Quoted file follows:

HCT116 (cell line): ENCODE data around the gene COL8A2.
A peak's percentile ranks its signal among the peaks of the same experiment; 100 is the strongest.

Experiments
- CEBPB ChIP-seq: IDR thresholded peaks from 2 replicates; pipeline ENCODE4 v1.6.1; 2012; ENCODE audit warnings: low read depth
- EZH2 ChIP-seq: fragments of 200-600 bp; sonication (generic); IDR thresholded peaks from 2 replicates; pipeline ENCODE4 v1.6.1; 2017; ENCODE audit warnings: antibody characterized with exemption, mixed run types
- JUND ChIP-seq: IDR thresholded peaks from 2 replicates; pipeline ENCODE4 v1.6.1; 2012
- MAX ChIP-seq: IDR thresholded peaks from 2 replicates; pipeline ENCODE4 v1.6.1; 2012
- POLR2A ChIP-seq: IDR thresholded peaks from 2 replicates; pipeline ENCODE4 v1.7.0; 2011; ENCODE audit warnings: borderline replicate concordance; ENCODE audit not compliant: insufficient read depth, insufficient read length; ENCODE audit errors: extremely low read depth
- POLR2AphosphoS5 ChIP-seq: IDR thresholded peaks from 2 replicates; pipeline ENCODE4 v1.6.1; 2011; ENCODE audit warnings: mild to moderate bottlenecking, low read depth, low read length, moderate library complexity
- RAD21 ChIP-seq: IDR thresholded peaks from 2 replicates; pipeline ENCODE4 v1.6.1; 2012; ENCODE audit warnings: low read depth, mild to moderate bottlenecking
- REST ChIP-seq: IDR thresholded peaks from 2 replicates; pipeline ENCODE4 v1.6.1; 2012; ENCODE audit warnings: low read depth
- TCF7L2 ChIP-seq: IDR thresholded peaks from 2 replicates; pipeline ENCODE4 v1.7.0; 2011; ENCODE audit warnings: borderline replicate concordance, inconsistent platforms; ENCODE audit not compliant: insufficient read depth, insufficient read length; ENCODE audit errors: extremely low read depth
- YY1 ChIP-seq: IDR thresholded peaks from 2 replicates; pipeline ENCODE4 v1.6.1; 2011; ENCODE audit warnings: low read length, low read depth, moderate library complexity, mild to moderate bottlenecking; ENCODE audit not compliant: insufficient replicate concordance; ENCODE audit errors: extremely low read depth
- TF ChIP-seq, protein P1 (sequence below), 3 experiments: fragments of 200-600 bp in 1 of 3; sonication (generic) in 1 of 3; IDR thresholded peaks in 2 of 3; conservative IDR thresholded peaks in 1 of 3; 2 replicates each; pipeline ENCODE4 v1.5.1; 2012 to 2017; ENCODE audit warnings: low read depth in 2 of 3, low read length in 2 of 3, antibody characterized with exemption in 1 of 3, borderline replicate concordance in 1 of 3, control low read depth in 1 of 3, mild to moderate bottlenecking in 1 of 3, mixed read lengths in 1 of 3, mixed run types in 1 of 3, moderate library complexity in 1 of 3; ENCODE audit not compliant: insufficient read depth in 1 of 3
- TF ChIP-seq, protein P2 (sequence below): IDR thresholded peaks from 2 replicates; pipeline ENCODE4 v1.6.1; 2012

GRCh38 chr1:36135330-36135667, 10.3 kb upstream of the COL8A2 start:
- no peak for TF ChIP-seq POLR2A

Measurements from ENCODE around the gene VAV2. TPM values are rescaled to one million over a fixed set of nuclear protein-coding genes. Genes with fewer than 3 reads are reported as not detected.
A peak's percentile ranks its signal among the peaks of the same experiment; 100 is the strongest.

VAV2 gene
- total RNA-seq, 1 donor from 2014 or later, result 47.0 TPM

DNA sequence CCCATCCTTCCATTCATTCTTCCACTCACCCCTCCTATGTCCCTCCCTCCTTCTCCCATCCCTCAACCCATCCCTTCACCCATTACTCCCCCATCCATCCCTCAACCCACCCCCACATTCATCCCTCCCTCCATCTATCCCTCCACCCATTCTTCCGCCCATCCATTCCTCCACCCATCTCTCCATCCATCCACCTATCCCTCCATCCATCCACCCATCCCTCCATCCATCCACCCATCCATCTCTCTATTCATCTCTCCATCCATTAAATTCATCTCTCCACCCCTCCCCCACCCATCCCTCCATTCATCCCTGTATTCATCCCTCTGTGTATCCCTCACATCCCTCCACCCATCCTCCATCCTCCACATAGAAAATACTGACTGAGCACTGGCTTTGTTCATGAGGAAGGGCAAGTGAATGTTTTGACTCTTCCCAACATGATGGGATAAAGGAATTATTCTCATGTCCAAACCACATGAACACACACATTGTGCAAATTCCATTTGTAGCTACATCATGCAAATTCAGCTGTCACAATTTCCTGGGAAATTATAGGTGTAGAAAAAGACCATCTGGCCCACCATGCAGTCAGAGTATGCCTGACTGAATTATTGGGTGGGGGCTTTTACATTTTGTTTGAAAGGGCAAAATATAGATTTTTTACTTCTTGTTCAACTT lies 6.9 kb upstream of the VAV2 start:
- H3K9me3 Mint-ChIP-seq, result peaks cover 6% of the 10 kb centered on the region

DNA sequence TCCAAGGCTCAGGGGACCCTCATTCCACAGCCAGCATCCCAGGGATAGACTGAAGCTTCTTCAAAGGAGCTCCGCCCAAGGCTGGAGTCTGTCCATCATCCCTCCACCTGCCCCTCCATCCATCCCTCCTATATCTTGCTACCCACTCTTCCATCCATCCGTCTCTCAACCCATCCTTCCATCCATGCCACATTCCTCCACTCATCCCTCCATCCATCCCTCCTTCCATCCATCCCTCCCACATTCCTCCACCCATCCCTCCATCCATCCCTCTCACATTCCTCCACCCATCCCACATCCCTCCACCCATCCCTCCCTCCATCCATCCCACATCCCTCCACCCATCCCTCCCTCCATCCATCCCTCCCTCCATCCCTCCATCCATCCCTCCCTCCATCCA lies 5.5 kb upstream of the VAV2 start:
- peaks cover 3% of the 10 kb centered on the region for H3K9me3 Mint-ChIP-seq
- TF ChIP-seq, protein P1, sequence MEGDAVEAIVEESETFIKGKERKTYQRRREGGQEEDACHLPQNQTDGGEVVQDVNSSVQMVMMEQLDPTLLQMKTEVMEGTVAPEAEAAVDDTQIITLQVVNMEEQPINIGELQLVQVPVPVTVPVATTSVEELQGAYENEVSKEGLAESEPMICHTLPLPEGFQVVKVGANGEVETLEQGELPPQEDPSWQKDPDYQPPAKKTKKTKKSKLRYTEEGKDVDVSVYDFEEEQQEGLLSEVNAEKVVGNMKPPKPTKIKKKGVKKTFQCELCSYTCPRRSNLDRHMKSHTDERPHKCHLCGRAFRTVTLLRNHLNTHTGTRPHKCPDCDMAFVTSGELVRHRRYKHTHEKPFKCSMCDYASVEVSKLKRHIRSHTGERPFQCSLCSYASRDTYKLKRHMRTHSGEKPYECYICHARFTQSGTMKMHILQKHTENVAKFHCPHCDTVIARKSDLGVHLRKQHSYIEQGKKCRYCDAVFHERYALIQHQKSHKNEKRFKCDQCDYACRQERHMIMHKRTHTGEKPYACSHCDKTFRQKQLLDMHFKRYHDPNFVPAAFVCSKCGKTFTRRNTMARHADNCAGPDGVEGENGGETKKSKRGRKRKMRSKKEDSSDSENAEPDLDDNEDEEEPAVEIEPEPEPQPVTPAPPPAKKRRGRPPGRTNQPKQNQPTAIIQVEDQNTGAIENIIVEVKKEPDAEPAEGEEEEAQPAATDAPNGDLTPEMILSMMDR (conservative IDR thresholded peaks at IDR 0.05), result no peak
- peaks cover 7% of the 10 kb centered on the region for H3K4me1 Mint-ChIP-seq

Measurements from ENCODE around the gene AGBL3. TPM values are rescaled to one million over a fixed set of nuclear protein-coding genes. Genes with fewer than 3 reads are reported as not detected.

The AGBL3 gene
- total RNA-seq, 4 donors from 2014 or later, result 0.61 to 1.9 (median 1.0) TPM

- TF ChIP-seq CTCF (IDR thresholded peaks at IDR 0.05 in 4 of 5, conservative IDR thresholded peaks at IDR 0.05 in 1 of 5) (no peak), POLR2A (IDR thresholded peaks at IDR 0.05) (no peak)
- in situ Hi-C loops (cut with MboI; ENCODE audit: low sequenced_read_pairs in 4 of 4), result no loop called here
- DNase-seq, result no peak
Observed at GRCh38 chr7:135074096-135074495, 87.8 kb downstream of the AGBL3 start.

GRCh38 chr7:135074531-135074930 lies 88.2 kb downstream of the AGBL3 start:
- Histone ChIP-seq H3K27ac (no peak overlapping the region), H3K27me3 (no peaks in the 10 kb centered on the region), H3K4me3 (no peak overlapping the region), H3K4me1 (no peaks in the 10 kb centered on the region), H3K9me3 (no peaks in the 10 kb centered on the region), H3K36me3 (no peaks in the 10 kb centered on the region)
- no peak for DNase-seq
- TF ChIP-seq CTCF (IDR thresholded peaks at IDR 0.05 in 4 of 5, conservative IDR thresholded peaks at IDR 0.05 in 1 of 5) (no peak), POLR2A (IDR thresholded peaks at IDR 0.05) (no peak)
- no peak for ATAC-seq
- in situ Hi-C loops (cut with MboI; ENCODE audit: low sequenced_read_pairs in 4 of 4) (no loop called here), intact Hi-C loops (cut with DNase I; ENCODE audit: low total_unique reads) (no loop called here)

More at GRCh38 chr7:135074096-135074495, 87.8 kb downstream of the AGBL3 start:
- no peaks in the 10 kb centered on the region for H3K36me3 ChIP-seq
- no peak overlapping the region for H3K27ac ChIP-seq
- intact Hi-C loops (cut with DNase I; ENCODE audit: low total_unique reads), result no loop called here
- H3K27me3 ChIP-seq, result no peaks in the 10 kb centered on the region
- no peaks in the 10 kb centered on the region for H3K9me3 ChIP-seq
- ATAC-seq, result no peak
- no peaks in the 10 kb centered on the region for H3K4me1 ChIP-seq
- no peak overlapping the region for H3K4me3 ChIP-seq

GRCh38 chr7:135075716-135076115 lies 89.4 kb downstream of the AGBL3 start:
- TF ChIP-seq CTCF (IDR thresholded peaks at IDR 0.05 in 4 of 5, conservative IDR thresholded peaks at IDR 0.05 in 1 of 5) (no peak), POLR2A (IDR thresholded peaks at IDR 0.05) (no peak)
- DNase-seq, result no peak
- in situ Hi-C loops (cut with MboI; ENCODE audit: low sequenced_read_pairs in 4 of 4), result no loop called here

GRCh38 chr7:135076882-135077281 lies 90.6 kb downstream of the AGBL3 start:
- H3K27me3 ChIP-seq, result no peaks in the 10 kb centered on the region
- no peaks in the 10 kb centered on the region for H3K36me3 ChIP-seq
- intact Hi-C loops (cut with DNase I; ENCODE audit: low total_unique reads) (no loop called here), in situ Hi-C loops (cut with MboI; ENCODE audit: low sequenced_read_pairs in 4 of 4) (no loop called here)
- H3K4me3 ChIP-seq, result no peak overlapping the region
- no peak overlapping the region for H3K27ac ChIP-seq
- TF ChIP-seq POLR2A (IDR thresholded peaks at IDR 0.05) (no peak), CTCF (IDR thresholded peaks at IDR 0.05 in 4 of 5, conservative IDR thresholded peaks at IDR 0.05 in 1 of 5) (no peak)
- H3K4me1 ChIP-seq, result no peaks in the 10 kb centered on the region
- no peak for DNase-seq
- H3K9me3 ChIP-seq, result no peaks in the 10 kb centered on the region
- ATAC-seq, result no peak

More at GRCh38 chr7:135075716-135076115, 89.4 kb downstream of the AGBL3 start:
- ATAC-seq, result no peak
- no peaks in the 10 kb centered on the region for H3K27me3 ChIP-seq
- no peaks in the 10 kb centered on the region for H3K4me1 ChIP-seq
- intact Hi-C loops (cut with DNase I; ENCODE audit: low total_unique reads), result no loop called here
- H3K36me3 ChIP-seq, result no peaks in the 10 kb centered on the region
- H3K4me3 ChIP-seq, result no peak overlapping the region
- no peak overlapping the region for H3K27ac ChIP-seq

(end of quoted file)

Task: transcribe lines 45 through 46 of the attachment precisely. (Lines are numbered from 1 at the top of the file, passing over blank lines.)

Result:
- H3K27me3 ChIP-seq, result no peaks in the 10 kb centered on the region
- no peaks in the 10 kb centered on the region for H3K9me3 ChIP-seq